Monday, July 22, 2024


          You know, one of the things people sometimes ask me is, ‘Geoff, is a taco a sandwich?’

And, because I’m that kind of guy, I’m often able to direct them to legal precedent.  There’s a lot of debate about this kind of thing in America, usually in food courts that have some restriction on what kind of restaurant can open there. I’ve been following it for years.

 In the most recent case I know of - Quintana v. Fort Wayne Plan Commission – the developer Martin Quintana wanted to open a Mexican restaurant - Famous Tacos - on his property, but years earlier he’d agreed with the commission and a local homeowners’ association that he couldn’t open a ‘proper’ restaurant there, but he could open ‘A sandwich bar-style restaurant whose primary business is to sell “made-to-order” or “subway-style” sandwiches (which by way of example includes, but is not limited to, “Subway” or “Jimmy John’s”, but expressly excludes traditional fast food restaurants such as “McDonalds”, “Arbys” and “Wendys”).’

In 2022 Quintana tried to get the zoning restriction amended, and it went back and forth through the courts until May of this year when it was agreed that ‘The proposed Famous Taco restaurant falls within the scope of the general use approved in the original Written Commitment. The proposed Famous Taco restaurant would serve made-to-order tacos, burritos, and other Mexican-style food.’

         The court agreed with Quintana that tacos and burritos are Mexican-style sandwiches, and the original zoning law didn’t specify that the sandwiches had to be American-style.  ‘The original Written Commitment would also permit a restaurant that serves made-to-order Greek gyros, Indian naan wraps, or Vietnamese banh mi.’  So everybody wins, I think.


This was on my mind a couple of days ago when I ate something designated a ‘French taco,’ a thing I’d never heard of before, at Moozak’s French Tacos, in a small food court called Medz Corner, in London’s Kensington High St.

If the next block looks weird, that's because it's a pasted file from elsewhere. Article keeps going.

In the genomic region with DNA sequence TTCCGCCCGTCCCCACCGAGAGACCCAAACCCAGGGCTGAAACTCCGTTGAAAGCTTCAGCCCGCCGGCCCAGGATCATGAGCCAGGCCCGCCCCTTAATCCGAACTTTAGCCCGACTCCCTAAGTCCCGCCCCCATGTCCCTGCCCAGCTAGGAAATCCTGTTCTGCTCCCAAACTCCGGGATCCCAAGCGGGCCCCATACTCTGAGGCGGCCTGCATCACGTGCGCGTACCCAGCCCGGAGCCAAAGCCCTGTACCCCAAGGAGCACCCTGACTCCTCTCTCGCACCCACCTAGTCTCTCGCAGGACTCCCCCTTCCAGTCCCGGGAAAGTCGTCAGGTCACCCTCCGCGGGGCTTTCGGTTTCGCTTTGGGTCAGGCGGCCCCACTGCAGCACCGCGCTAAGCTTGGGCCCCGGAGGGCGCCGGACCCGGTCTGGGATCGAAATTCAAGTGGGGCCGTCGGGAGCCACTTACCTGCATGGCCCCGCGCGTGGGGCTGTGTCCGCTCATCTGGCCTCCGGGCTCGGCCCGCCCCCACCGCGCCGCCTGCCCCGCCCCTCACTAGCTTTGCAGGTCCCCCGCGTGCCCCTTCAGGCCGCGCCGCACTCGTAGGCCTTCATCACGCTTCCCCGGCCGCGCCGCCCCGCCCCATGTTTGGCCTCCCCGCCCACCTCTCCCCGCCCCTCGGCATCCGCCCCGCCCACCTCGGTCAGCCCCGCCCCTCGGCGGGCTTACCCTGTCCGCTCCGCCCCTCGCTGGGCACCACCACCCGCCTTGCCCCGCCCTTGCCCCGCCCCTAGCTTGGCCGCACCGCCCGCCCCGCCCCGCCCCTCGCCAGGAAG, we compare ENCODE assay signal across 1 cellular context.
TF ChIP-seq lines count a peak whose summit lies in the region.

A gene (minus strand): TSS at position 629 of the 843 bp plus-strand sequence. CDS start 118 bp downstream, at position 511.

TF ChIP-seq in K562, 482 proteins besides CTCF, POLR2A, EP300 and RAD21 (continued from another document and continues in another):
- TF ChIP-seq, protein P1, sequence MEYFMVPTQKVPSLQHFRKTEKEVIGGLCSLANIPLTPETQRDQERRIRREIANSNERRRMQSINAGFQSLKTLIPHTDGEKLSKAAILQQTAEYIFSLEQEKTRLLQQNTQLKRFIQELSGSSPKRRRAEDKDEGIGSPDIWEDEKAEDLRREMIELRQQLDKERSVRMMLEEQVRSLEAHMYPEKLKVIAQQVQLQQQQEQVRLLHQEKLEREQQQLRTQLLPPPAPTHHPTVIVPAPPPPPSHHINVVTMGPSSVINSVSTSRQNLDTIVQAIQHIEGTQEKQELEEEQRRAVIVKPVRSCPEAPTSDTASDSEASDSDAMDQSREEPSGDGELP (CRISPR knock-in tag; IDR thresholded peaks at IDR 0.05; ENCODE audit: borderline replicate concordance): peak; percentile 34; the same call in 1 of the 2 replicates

If I may quote the website: ‘Step into the world of French tacos, where two delicious cultures come together in a mouthwatering fusion. These "tacos lyonnais" are a blend of Mexican and French flavors that anyone can enjoy.’


I had the Lamb Special which is described like this on the menu:  ‘Saucy Minced Lamb, Crispy Chicken, Fries, Mozzarella Cheese, Signature Cheese Sauce.’


Yep the French fries are inside the taco, smothered in two kinds of cheese.  I’m prepared to believe there was chicken in there too, though I didn’t detect any crispiness.


It was a hell of a meal, and personally I’m not sure I’d have considered it either a sandwich or a taco – I’d probably have said it was a wrap.  It tasted pretty good, and there was enough food to serve at least two and a half people. So yes, I was overwhelmed, but in a more or less in a good way. 

Monday, July 15, 2024


As Gerard Manley Hopkins put it, 'No worst there is none.' Here's one I ate about a week ago.

Of course, Mrs Lovett's pies have the great advantage of being fictional.  Mine was all too real, and admittedly it wasn't in London.

But not all the pie news is bad. A few days back, in London, we were in the Viaduct Tavern. Some sources will tell you that there are jail cells in the cellar, once associated with Newgate Prison, though other sources say this is nonsense.  Even so the place is happy to call itself a gin palace, as well they might.  The interior looks like this:

 And there we were presented with a pie-based menu, which ticked a great many boxes.  I briefly fantasized that there was some rehabilitated Mrs. Lovett working out back expressing herself through pastry, but no, these were Mr. Barrick’s Pies: